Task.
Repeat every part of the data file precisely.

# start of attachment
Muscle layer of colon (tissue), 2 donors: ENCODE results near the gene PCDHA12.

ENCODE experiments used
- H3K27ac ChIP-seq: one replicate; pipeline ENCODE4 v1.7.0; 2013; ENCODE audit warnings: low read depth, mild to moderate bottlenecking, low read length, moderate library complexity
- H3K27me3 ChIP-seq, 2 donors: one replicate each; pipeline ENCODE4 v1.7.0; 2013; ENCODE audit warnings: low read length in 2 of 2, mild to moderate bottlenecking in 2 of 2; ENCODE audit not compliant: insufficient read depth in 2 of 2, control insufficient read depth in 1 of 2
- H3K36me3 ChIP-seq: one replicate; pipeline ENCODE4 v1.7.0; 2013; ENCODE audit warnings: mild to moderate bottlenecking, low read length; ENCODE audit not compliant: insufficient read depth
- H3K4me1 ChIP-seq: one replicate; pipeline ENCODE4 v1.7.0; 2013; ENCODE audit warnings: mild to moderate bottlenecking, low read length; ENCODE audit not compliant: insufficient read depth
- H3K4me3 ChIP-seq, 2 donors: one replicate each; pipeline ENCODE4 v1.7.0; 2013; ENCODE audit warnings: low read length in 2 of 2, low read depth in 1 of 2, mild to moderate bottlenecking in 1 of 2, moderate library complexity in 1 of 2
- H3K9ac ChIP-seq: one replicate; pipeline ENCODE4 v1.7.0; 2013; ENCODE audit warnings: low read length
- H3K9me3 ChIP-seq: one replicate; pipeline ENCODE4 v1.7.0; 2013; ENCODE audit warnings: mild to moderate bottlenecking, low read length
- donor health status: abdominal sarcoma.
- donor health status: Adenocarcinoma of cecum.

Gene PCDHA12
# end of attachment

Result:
Muscle layer of colon (tissue), 2 donors: ENCODE results near the gene PCDHA12.

ENCODE experiments used
- H3K27ac ChIP-seq: one replicate; pipeline ENCODE4 v1.7.0; 2013; ENCODE audit warnings: low read depth, mild to moderate bottlenecking, low read length, moderate library complexity
- H3K27me3 ChIP-seq, 2 donors: one replicate each; pipeline ENCODE4 v1.7.0; 2013; ENCODE audit warnings: low read length in 2 of 2, mild to moderate bottlenecking in 2 of 2; ENCODE audit not compliant: insufficient read depth in 2 of 2, control insufficient read depth in 1 of 2
- H3K36me3 ChIP-seq: one replicate; pipeline ENCODE4 v1.7.0; 2013; ENCODE audit warnings: mild to moderate bottlenecking, low read length; ENCODE audit not compliant: insufficient read depth
- H3K4me1 ChIP-seq: one replicate; pipeline ENCODE4 v1.7.0; 2013; ENCODE audit warnings: mild to moderate bottlenecking, low read length; ENCODE audit not compliant: insufficient read depth
- H3K4me3 ChIP-seq, 2 donors: one replicate each; pipeline ENCODE4 v1.7.0; 2013; ENCODE audit warnings: low read length in 2 of 2, low read depth in 1 of 2, mild to moderate bottlenecking in 1 of 2, moderate library complexity in 1 of 2
- H3K9ac ChIP-seq: one replicate; pipeline ENCODE4 v1.7.0; 2013; ENCODE audit warnings: low read length
- H3K9me3 ChIP-seq: one replicate; pipeline ENCODE4 v1.7.0; 2013; ENCODE audit warnings: mild to moderate bottlenecking, low read length
- donor health status: abdominal sarcoma.
- donor health status: Adenocarcinoma of cecum.

Gene PCDHA12